He shook his head again, softly this time. "Sometimes we think about suicide, but we don't really wanna do it. That's just a way that some of us learn how to cope with - to deal with - the sadness we feel." I pause to watch the way he moves and reacts to this. His eyes slowly meet mine again, so I keep going. "Sadness, like every feeling, comes and goes." As I'm talking I'm opening up my work binder, picking up the shiny gel pen that I haven't yet lost affixed to my binder and I do a lazy sideways spiral on the back of the crisis assessment form that was there with his name on it. "Sadness comes and goes, like this." My finger did a slow trace of the side of the spiral going slowly down. His eyes followed my finger going down the "y" axis on one parabola part of the spiral - he watched with his little shoulders slumped, his eyes leaking silently. "We feel sad - sometimes so sad that it hurts." My finger kept moving to the bottom of the down slope, but then started flowing up the other side of the loop, slowly moving up and up. "But that doesn't ever last, because if we allow it, we get to feel the good feelings." I kept talking, my finger rising up slowly, "We get to have good moments with friends, and trips to cool places, or college, or the really awesome things. We just have to keep living and seeing where things go." His eyes kept moving, flooding with fresh tears. I stopped, as if I was getting bored of what I was talking about. "Why not just go home, play some videogames and sleep off this feeling?"
He laughed, which startled me. "That's what got me in this place in the first place." He articulated it well and it made my smile.
That's when he animatedly told me about a multi person online social game that he's been playing without his mother knowing, at first with school friends but later he made friends within the game itself. He told me that his avatar was a female, whose origin and life he detailed as if he was talking about himself.
I allowed myself to get immersed in his explanation of this other life he has built in this game - trying to not compare it to the lifestyle I nurtured
playing World of Warcraft, but also understanding that he has fully projected himself in this reality.
The more he talked about it, the lighter his affect became and the more enlivened he seemed. He spoke of the drama between his "friends" and everything. I felt pride for his ability to be himself this way.
"My mom saw my login, and she found my avatar." It was jarring the way he became panicked and afraid again. "And now she thinks I'm gay and evil." His big eyes grew even wider and he cried again.
I was focusing on my breathing and then after a beat, "What happened when she found out?"
He started speaking very fast, in one breath. "She beat me with a belt, and then took her bat out and hit me in the head." He said this super casually, but was rubbing his head absentmindedly and looking around like if the room was going to close in on him.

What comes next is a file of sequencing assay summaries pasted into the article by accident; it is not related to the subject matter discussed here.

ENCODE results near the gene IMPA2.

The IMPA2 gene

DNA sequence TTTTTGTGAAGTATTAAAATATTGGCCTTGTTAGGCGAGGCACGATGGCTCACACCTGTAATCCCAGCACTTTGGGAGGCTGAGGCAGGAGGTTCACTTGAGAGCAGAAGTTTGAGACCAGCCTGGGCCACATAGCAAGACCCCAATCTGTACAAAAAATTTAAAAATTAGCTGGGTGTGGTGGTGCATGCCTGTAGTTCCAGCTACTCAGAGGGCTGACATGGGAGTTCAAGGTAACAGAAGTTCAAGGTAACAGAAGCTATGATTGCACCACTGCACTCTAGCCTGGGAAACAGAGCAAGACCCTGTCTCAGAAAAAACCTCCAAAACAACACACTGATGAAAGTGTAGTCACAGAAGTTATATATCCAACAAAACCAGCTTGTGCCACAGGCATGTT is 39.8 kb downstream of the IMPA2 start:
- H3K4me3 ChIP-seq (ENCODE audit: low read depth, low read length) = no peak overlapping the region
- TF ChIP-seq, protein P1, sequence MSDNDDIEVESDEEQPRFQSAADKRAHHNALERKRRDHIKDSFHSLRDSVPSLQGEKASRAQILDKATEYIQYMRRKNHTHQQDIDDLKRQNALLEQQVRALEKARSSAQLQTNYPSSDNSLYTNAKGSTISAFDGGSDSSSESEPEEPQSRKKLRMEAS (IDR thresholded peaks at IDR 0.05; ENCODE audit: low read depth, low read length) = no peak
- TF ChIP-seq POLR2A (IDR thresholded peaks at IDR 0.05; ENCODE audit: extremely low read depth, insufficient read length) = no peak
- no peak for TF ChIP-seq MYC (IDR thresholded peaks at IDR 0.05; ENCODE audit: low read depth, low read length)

I focused harder on my breathing, "Where else did she hit you?" I heard myself say this, like a robot. There was no notice of the fact that I tried hard not to notice how fuckin adorable he was, with his light brown eyes his dark skin, and his little lips. Also that he looked like he could be my son, with his light skin and dark curly hair. Tried to keep the abject rage in my chest by flooding the tightness there with fresh air.
He looked terrified of me and made a show to take it all back when he noticed my line of questioning. I leaned closer, "Please tell me. I want to make sure you're safe, that' sit."
Before I even finished, he was pointing at his arms and back. "She hit me all over here... and my head."
I peered closer at his head and noticed no bumps. This made me feel relieved. "Are you comfortable showing me your arm or shoulder?" My words were coming out automatically before I could even stop myself. A quick glimpse of the random mirror leaned against the marker board reflected the fact that the whole time I was the object of calm.
He sat a little closer to me, a little too close. My body stayed unflinching. Like if it was nothing he pulled up his shirt, all the way to his head and turned his back to me. The only thing I allowed myself to feel was my stomach seize. His back had long dark red slashes lined all the way across each side of his shoulders and back. The lashes were a heavy contrast to his skin. My fatigue was real as I stared. I felt myself wanting to pass my hand down his little shaking back, little dark freckles sprinkled on his sharp shoulder blades.
"These must hurt a lot..." It's all I could say.
He nodded. "It's not that bad. She was really mad."
I asked him to turn around and he was speaking excitedly, "If I go home today, I'll just apologize and she'll just get over it. Right?" He started nervously laughing, and all I could do was look at him concerned. "She's hit me before, so it's not a big deal. I shouldn't have done that."
He kept rambling, but my brain was buzzing with the things that had to be done. "You're not gonna tell her right?"
I sighed slowly.